London’s 1910 Japan garden spruced up


Kyodo News

LONDON — British and Japanese volunteers are currently restoring one of London’s finest Japanese landscape gardens with the aim to reviving it in time for its 100th anniversary.

The Garden of Peace was originally completed in 1910 on the site of the massive Japan British exhibition in White City, west London, which showcased Japan to the general public. A much bigger Japanese floating garden was also constructed, but this no longer exists.

Over the years, the garden, which forms part of Hammersmith Park, has become overgrown and some of the original features have been taken away. In addition, two of the original ponds have been filled to make the site a little smaller.

However, the park is still popular with local residents, and the volunteers restoring the garden, which is set among bamboo and pagoda trees, hope it will become a magnet for the many Japanese garden enthusiasts in Britain.

A team of around 50 volunteers recently spent several days cleaning up the garden, which consists of two large ponds connected by a stone bridge. They chopped down some of the reeds and grass surrounding the ponds to expose more of the rocks that form a small waterfall running down into the ponds.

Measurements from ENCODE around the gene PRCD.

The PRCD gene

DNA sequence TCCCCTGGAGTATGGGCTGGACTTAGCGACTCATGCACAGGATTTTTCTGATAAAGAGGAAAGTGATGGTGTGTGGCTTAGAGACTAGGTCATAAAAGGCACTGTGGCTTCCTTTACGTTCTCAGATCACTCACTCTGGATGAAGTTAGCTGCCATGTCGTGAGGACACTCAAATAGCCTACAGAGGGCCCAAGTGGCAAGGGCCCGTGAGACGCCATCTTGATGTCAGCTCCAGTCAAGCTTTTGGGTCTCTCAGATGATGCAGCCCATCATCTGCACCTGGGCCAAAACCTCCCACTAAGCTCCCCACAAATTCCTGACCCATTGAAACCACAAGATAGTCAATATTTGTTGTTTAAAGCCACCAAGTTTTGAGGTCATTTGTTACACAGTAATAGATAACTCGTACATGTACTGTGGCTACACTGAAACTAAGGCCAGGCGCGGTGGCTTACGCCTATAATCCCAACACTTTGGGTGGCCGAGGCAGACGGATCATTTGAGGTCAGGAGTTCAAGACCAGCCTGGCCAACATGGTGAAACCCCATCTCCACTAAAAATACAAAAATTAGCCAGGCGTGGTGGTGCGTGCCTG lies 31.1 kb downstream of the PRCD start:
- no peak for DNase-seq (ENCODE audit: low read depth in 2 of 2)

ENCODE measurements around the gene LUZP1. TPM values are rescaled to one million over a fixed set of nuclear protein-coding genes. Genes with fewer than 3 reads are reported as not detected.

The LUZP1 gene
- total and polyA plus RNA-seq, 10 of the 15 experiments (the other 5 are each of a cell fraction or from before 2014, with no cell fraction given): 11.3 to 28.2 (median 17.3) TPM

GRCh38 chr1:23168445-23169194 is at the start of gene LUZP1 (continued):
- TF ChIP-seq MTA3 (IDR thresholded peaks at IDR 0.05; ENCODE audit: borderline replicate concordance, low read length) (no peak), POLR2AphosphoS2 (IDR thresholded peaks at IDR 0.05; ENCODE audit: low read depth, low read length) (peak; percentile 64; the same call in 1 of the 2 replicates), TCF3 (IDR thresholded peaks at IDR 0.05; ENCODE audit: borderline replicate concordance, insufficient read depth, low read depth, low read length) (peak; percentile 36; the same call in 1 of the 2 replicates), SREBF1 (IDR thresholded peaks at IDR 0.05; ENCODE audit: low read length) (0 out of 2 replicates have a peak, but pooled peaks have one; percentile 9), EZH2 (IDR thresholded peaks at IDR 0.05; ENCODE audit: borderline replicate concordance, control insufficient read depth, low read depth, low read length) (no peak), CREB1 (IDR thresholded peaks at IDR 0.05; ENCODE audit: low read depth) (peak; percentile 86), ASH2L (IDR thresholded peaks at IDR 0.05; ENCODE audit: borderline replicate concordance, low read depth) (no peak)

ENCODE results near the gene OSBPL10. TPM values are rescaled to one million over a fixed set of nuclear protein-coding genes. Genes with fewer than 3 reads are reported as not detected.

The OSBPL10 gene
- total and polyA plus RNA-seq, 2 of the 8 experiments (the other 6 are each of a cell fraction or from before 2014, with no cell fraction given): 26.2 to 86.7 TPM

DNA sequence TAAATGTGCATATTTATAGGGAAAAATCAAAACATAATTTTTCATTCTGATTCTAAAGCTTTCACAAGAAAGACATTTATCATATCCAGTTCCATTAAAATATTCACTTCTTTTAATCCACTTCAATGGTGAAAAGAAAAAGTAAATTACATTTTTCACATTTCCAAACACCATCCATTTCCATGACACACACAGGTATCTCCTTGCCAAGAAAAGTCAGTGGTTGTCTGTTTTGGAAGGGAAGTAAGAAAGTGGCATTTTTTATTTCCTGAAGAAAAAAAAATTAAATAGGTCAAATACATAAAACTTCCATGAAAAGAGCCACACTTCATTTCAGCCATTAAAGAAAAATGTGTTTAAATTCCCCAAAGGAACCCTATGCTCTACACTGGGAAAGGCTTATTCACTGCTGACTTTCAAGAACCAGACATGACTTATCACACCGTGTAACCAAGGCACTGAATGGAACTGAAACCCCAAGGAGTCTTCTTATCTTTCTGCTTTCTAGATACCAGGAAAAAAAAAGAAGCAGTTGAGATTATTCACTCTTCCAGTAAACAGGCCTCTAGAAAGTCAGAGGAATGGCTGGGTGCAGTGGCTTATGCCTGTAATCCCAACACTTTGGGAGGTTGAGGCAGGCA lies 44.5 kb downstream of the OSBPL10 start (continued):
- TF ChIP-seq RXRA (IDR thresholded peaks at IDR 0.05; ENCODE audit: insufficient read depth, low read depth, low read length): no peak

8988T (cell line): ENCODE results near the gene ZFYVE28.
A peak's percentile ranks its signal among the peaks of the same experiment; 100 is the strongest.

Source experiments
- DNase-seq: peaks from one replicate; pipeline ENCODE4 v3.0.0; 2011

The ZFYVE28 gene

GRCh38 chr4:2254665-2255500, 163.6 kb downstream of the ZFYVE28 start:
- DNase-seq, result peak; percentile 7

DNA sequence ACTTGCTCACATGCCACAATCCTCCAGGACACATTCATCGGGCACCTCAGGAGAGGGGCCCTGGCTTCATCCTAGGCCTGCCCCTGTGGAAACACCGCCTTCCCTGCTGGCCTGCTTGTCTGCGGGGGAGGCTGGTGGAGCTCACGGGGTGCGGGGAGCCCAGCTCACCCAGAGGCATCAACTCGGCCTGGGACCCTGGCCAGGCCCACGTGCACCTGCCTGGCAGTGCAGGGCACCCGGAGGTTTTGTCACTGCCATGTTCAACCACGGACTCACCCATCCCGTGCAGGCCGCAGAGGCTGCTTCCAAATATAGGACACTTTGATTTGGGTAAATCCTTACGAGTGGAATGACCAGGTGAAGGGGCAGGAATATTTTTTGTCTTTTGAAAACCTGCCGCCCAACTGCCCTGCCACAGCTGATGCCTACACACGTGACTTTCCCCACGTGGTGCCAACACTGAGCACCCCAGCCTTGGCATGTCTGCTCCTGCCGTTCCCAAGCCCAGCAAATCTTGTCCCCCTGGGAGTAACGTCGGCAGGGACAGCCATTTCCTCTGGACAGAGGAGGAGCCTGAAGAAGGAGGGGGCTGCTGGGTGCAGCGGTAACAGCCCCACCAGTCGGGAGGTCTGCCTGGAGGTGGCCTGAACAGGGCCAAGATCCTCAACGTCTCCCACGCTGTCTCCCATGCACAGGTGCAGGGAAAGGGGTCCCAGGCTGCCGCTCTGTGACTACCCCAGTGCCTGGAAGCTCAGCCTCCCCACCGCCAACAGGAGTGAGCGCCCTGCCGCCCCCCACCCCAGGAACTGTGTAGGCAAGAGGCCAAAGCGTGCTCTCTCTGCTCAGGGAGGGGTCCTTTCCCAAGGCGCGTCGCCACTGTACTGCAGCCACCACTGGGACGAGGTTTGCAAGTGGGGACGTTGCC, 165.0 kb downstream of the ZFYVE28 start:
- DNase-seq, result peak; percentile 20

Yoshi Uchida, a landscape architect from Tokyo who was among the volunteers, explained that the purpose of a landscape garden is to re-create a little part of natural Japanese scenery. Uchida said the Garden of Peace is a little overgrown, but many of the original plants and trees imported from Japan are still in place.

When the renovation is completed, the site could look a little neater and more of the rocks in the ponds should be exposed, Uchida said. New shrubs from Japan may be planted in the future as well.

“We would like to make the garden a little more formal, but we are not into changing it,” Uchida said, adding that the group will make a report for the council, which will advise the gardeners on how to maintain it.

Meanwhile, members of the Japan Society and officials at Hammersmith and Fulham Council have formed a working group and will seek sponsorship for their plans.

The Japanese garden was constructed in 1909 by a group of Japanese and British gardeners, according to Ayako Hotta-Lister, who has researched the garden’s history. It was one of two gardens on the massive site for the Anglo-Japanese exhibition of 1910.

Before this, the site hosted the Olympics. Much of that site is now occupied by offices and housing, but the Japanese garden has survived.

Hotta-Lister said the garden’s original designers found it difficult work because the weather was particularly cold and icy when they were constructing the garden.

But all the hard work paid off when members of the royal family came to visit the garden in 1910 and the exhibition helped to cement relations between the two countries, which were already strong after the signing of the 1902 Anglo-Japanese naval alliance, she said.